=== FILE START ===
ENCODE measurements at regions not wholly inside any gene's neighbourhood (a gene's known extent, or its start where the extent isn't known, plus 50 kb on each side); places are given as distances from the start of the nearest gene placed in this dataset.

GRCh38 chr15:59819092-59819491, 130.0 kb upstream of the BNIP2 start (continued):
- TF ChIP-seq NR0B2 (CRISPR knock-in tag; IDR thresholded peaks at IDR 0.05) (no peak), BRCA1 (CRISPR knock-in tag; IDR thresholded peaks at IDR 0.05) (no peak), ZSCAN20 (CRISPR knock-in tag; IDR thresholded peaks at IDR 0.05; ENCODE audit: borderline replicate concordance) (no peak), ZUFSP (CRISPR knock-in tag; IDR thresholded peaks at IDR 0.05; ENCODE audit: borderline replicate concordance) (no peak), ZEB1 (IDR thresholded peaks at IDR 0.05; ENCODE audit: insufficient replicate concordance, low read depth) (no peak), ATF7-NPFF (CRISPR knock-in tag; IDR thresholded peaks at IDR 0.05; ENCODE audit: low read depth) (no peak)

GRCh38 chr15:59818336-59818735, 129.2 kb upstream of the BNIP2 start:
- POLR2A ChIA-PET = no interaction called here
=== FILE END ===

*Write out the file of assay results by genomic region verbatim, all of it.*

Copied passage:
ENCODE measurements at regions not wholly inside any gene's neighbourhood (a gene's known extent, or its start where the extent isn't known, plus 50 kb on each side); places are given as distances from the start of the nearest gene placed in this dataset.

GRCh38 chr15:59819092-59819491, 130.0 kb upstream of the BNIP2 start (continued):
- TF ChIP-seq NR0B2 (CRISPR knock-in tag; IDR thresholded peaks at IDR 0.05) (no peak), BRCA1 (CRISPR knock-in tag; IDR thresholded peaks at IDR 0.05) (no peak), ZSCAN20 (CRISPR knock-in tag; IDR thresholded peaks at IDR 0.05; ENCODE audit: borderline replicate concordance) (no peak), ZUFSP (CRISPR knock-in tag; IDR thresholded peaks at IDR 0.05; ENCODE audit: borderline replicate concordance) (no peak), ZEB1 (IDR thresholded peaks at IDR 0.05; ENCODE audit: insufficient replicate concordance, low read depth) (no peak), ATF7-NPFF (CRISPR knock-in tag; IDR thresholded peaks at IDR 0.05; ENCODE audit: low read depth) (no peak)

GRCh38 chr15:59818336-59818735, 129.2 kb upstream of the BNIP2 start:
- POLR2A ChIA-PET = no interaction called here